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On-the-Job Reminiscing


Editor Mike Dahl


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This April Fools' Day will be my third anniversary as editor of LC/DBM and one thing is certain - I am a lot less of a fool now about the green industry, and it has been quite an enjoyable experience becoming so.

The wide range of subjects reported on, researched and written about, keeps my interest in ways I could not have imagined when I began at Landscape Communications. Here are some of my favorites:

The artistry of masonry:
This magazine has chronicled the work of so many wonderful craftsman and just to name a few - John August, who fashions ingenious and whimsical hardscapes, and invented completely interlocking concrete pavers called GeckoStones(C), which have been featured in textbooks about tessellation; Kelley Hanna, who builds green walls with rows of succulents planted between rows of broken concrete; Cory Wilkes, whose specialty is decorative concrete walls and water features, shaped and sculpted by hand without molds or forms; Jim and Justin Hampton, a father and son team that are inspired by mosaic tile work from European and Arabic countries, and treat pavers as larger versions of tile; and Scott Cohen, who, among other things, creates intriguing countertops and tabletops from concrete embedded with materials such as broken glass and melted wine bottles, some with fiber optic lighting attached.

Bugs:
Citrus psyllids, webworms, emerald ash borers, trap-jaw ants and their ilk have never bugged me - I have always been fascinated by the little critters, friends and foes alike.

Politics:
Usually vexing but never boring, issues that LC/DBM continuously covers that have big effects on the landscaping industry include immigration, the Affordable Care Act, water regulations, rights and fights, and the pros and cons of ethanol production.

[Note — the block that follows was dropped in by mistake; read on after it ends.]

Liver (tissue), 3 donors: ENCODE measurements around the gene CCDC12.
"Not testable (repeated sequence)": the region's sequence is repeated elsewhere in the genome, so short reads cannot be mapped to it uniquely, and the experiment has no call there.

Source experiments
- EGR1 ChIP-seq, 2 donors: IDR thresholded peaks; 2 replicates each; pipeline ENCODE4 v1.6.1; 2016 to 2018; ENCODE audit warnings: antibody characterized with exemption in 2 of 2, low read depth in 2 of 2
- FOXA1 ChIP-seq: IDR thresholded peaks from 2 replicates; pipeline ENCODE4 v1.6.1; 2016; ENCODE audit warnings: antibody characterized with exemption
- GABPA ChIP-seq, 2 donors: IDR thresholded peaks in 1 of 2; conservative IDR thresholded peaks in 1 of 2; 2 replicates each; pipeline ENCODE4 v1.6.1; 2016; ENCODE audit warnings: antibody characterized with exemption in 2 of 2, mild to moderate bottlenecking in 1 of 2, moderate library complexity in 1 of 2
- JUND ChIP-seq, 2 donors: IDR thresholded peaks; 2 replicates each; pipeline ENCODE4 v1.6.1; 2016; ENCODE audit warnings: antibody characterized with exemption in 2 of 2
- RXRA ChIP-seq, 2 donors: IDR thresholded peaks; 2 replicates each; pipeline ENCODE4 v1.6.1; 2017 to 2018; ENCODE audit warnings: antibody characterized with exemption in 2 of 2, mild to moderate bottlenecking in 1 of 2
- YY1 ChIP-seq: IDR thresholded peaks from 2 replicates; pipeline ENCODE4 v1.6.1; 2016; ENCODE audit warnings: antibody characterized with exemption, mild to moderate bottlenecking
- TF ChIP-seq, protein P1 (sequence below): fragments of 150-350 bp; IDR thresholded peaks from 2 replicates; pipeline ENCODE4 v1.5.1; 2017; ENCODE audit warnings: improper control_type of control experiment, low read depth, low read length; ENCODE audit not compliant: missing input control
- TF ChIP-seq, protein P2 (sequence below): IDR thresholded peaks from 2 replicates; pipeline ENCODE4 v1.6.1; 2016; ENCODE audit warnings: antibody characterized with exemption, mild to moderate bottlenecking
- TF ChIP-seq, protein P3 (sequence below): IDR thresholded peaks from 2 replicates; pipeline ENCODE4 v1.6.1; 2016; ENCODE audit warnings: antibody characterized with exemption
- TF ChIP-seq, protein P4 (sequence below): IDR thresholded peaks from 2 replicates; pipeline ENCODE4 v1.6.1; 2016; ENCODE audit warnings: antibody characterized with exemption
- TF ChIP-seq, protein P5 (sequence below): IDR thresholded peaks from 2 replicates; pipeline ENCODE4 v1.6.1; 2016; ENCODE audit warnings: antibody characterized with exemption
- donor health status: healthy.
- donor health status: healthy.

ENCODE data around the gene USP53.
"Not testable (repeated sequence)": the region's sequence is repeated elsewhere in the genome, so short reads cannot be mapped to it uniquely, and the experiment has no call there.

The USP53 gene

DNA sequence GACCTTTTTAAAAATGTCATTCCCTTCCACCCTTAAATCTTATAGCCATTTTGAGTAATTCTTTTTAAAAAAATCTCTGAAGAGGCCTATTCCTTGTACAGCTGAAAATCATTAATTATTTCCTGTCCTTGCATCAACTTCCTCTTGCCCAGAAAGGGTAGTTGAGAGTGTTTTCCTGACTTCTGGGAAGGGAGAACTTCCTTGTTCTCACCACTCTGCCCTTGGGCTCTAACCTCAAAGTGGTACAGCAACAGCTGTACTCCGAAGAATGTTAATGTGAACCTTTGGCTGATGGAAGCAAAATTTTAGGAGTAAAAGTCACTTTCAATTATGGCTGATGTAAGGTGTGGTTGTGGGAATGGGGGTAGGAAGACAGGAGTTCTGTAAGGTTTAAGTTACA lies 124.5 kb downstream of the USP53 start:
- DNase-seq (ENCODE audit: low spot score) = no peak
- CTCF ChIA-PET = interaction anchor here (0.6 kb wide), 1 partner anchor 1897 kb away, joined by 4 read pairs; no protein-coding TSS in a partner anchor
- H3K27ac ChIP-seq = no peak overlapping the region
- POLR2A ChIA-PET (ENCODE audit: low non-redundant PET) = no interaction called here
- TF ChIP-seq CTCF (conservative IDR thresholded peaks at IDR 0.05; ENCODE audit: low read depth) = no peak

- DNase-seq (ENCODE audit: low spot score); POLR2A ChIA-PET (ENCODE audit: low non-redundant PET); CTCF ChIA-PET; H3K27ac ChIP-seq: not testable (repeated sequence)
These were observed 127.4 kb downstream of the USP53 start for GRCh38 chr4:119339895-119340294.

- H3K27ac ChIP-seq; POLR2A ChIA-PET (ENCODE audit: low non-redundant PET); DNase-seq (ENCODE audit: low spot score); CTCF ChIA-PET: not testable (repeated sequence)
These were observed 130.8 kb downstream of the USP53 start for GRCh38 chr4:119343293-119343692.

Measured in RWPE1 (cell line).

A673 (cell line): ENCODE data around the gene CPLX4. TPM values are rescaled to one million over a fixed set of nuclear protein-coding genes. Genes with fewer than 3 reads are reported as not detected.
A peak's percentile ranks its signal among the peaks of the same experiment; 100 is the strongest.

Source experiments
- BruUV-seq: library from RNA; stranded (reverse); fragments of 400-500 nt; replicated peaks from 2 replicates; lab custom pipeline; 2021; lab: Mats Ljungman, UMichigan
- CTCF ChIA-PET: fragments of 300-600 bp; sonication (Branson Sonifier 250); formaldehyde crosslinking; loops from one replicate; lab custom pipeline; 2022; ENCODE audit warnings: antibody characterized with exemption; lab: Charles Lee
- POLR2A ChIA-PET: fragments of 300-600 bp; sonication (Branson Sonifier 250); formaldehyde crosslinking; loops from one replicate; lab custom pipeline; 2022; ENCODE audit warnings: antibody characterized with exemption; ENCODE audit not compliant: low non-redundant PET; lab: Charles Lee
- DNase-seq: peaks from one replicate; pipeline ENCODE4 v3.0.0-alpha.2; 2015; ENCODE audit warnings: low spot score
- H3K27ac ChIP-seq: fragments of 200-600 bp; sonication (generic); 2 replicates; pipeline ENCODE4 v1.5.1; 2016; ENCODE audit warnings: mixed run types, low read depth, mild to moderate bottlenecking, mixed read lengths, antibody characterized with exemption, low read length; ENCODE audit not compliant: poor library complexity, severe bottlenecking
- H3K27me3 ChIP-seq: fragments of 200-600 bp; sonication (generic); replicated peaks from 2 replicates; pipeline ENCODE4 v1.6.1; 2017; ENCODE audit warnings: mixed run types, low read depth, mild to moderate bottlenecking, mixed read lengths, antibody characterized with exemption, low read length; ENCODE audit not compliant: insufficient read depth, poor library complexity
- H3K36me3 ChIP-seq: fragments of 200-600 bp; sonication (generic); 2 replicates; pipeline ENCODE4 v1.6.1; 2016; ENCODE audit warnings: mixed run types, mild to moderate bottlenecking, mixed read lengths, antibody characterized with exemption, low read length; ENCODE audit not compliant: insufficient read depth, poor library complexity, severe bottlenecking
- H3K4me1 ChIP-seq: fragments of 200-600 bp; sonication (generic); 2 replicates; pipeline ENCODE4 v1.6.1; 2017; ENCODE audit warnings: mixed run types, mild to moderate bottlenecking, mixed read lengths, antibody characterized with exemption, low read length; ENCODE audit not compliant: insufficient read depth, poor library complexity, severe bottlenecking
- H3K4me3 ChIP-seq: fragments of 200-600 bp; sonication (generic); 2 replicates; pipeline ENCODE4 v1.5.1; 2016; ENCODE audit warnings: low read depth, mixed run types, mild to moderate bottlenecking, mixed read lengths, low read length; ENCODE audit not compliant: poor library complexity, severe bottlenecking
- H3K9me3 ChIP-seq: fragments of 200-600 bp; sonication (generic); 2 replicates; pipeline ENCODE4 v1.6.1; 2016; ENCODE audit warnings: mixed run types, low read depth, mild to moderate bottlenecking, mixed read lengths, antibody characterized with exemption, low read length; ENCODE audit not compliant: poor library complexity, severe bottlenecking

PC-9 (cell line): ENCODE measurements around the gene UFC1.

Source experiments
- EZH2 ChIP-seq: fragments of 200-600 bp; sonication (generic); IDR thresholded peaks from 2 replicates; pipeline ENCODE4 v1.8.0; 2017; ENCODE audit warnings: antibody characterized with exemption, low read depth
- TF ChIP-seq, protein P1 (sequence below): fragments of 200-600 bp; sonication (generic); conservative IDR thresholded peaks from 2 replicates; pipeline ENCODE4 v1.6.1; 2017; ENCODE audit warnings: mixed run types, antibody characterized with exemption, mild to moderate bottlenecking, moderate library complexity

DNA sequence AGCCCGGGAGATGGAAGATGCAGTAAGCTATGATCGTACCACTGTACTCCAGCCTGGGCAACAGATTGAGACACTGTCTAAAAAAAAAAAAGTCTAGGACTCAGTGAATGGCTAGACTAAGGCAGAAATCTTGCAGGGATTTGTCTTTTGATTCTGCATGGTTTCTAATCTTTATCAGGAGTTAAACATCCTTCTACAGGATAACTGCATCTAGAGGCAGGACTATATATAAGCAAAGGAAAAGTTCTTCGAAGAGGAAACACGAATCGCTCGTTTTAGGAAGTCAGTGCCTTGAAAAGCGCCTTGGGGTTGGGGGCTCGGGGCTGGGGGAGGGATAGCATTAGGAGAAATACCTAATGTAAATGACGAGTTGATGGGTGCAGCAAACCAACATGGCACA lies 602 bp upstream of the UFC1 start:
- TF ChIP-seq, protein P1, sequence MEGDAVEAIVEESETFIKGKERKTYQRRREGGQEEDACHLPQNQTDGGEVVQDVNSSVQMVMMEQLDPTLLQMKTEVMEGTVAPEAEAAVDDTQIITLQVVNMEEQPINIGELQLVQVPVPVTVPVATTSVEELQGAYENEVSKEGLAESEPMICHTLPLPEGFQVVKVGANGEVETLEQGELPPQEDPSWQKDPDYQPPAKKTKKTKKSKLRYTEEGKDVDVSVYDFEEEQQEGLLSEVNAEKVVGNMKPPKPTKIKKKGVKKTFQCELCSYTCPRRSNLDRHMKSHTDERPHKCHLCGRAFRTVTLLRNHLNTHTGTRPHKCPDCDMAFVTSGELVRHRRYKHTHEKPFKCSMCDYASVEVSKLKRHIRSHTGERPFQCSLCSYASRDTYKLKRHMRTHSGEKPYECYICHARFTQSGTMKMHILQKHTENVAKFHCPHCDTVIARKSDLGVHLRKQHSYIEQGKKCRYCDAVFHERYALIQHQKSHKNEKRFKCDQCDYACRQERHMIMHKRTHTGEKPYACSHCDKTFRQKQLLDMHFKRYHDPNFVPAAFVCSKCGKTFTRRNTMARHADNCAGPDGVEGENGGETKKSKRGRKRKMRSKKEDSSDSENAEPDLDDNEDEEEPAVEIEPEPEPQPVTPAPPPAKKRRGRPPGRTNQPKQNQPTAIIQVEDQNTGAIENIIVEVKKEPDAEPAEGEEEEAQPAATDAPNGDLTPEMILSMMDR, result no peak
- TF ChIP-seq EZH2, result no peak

Green roofs and living walls:
The innovations that green industry professionals have developed to make plants an integral part of the structures where we live and work, and the benefits to our health and the health of the planet is a great example of the critical role the industry plays.

Giving back:
Conveying the many benevolent acts performed by individuals and companies in this industry has been an honor. One that stands out in particular is The Sandy Ground: Where Angels Play - an endeavor to build 26 playgrounds to honor the children and teachers who lost their lives in the Sandy Hook Elementary School tragedy in Newtown, Connecticut, and to locate the parks in communities devastated by Superstorm Sandy, the most destructive hurricane to hit the East Coast in 50 years. Toni Giordano of Giordano Contracting, LLC offered to plan and build these gifts, spearheaded by Capt. Bill Lavin and his peers in the New Jersey Firefighters' Mutual Benevolence Association.

More cool green things:
Such as the house with a front facade comprised of large glass-paneled cells filled with algae that, as it is cultivated, generates more energy than the residents will consume; and floating landscapes designed and fabricated by landscape and urban design firm Balmori Associates from metal culvert pipes turned into planters and made buoyant with the use of coconut fibers, bamboo, mycelium, and recycled plastic, which then filter and clean the water and provide wildlife habitats in Brooklyn's Gowanus Canal, one of the most polluted bodies in the U.S.

I could go on and on giving examples but time and space prevent that so I guess I'll get back to work.

To find a listing of the stories mentioned, go to LandscapeOnline.com, and in the section below the first brown bar, type Mike's Favorites in the Articles Search field.






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May 19, 2019, 8:23 am PDT

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